Studies in the History and Language of the Sarmatians
J. Harmatta


6. The Evacuation of Dacia and the Roxolani

We can see, therefore, that a series of problems of the 3rd century A. D., solve themselves when we admit that the Roxolani, being driven by the Goths, settled in Hungary. It remains to be decided when and how that was possible.

It we examine the historical events, we shall find that the first great blows Dacia received, were inflicted upon her under Philippus and Traianus Decius. [195] According to our sources Dacia was ravaged by the Carpi, while the invasion of the Goths was directed rather against Lower Moesia. [196] We shall best understand what a terrible blow this was to Dacia, if we consider that from that time on nearly no Roman coins at all were found in that country. [197] It seems rather obvious that the Roxolani must have moved into Hungary during this unsettled period.

It is not at all difficult to find some traces of this event. Though the invasion of the Carpi was mainly directed against Transylvania, while the Goths broke into Lower Moesia, yet the territory of Oltenia did not remain intact either. Under the emperors Philippus and Traianus Decius the chain of front-line fortifications were lost in the east of the Olt, and it was at this time that the Romans withdrew their occupying forces behind the Olt limes. [198] In view of all this we may assume that this province was also visited by invasions. As it is not very likely that these invasions were in any way connected with either the Carpi or the Goths, it seems much more probable that they hung together with the earliest arrival of the Roxolani on Hungarian territory. That such an invasion was not impossible through the Oltenian-Banatian narrow Roman corridor, is proved by the fact that even in Moesia permanent raids and invasions of the barbarians were the order of the day, so that fortifications had to be built against them far in the interior of the province as is attested by the inscription of Kutlovica dating to 256 A. D. [199] It is not very likely, however, that the entire people of the Roxolani had reached Hungary during these few years. Other tribes such as the Carpi also reached Roman territories only in several waves. [200]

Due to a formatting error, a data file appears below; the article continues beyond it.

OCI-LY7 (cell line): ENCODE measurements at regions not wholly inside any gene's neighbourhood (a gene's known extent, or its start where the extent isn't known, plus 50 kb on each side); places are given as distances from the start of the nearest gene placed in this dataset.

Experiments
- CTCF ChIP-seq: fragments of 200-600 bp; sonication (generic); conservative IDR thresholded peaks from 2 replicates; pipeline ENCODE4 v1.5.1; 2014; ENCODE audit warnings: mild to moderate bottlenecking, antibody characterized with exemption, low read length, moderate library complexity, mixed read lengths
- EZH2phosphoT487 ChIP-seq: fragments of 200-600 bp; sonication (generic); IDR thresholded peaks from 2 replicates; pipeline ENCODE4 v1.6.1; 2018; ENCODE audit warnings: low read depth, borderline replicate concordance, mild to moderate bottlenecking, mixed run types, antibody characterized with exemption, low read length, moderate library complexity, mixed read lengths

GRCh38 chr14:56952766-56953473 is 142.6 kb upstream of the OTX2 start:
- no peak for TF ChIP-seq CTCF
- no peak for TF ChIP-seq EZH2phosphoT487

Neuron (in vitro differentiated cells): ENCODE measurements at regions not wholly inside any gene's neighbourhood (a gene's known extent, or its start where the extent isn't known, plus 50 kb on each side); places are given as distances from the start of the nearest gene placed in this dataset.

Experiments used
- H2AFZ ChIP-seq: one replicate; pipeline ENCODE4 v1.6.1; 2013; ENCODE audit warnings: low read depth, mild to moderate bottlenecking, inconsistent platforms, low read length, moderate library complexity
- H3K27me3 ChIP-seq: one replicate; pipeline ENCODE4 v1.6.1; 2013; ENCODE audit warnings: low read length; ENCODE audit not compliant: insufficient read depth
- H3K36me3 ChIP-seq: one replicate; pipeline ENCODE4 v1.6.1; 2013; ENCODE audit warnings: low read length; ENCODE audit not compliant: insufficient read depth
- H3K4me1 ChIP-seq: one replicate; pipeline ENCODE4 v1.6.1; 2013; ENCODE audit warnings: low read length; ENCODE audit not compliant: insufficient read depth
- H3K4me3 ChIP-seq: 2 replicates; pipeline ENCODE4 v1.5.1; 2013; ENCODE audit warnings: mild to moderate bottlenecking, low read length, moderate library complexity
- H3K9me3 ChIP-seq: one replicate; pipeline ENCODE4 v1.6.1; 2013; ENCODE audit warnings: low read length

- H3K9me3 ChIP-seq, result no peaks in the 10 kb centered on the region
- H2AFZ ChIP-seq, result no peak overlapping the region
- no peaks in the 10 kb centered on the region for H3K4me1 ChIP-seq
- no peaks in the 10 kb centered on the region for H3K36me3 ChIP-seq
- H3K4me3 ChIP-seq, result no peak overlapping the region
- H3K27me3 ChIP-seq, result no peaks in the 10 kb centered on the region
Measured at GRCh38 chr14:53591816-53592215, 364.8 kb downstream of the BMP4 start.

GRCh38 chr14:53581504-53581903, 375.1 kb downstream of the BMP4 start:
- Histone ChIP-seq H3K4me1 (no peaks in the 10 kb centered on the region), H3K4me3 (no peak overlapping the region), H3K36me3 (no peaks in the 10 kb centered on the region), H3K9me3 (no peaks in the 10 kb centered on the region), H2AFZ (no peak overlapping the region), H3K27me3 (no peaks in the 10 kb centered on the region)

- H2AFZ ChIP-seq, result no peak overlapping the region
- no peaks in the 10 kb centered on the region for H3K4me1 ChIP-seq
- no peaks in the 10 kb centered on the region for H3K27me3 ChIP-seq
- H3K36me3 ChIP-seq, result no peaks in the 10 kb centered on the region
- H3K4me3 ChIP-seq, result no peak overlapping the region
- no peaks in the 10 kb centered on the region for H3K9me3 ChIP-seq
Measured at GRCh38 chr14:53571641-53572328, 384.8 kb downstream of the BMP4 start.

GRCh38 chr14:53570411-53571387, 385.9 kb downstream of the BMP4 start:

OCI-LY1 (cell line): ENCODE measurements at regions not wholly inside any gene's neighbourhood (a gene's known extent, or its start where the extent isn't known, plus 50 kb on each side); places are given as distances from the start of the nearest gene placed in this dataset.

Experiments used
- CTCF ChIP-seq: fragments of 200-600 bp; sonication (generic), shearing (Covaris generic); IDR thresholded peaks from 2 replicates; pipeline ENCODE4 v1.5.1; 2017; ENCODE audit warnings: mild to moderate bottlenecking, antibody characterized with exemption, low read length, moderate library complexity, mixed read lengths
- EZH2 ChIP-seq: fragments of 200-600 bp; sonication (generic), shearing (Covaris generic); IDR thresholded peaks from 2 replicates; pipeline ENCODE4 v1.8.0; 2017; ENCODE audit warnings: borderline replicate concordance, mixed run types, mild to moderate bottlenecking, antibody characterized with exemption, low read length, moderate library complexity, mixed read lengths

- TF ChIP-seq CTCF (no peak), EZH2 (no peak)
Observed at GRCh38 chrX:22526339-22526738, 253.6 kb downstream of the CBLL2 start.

Additional Notes

Addendum to p. 53. On the invasion of the Goths under Traianus Decius cf. B. Gerov: Die gotische Invasion in Mösien und Thrakien unter Decius im Lichte der Hortfunde. Acta Ant. Philippopolitana, Studia Hist. et Phil. Sofia 1963. 127—146.

195. See EPhK 54 (1930), 2.

196. Schmidt, Die Ostgermanen, 207: EPhK 53 (1929) 163. That the Gothic raids were not directed against Dacia, see EPhK 54 (1930) 92.

197. See EPhK 54 (1930) 3. and Magyarok és románok (Hungarians and Roumanians) I. Budapest, 1943. 70.

198. Magvarok és románok (Hungarians and Roumanians), I. 70.

199. See EPhK 54 (1930) 90.

200. See Schmidt, Die Ostgermanen, 221, 224.


It is highly probable, therefore, that the Roxolani reached Hungary not in one body but that they arrived in various groups. Very probably this infiltration and settling down in small numbers, came to an end only after Dacia had been completely given up, and thus there were no more obstacles in the Roxolani's way. We might infer that this movement towards Hungary, beginning under Traianus Decius, was stopped for some time by the consolidation under Gallienus. [201] Though it is true that the bulk of the army, stationed in Transylvania, was withdrawn under Gallienus, [202] yet on the other hand, the country between the Danube and the Timiul was under a stronger military occupation than ever before. [203] The reason of this interesting military reshuffle was performed, according to recent research, in order to leave a route open in case of any threatening invasion and to isolate from Moesia those barbarians that had been settled by Gallienus obviously in the east or north-east of Dacia to guard the frontiers. On the other hand, taking into account that Dacia had not been entirely given up as yet, and that military troops and state administration had been left behind in some places, we might as well suppose that the chief reason for this strong military occupation of the corridor connecting Dacia with the Empire was to guard the contact between the province and the other Roman territory. That such military measures were necessary is shown by the fact that the contact had been for some time in considerable danger. Very likely this danger was due to the Roxolani.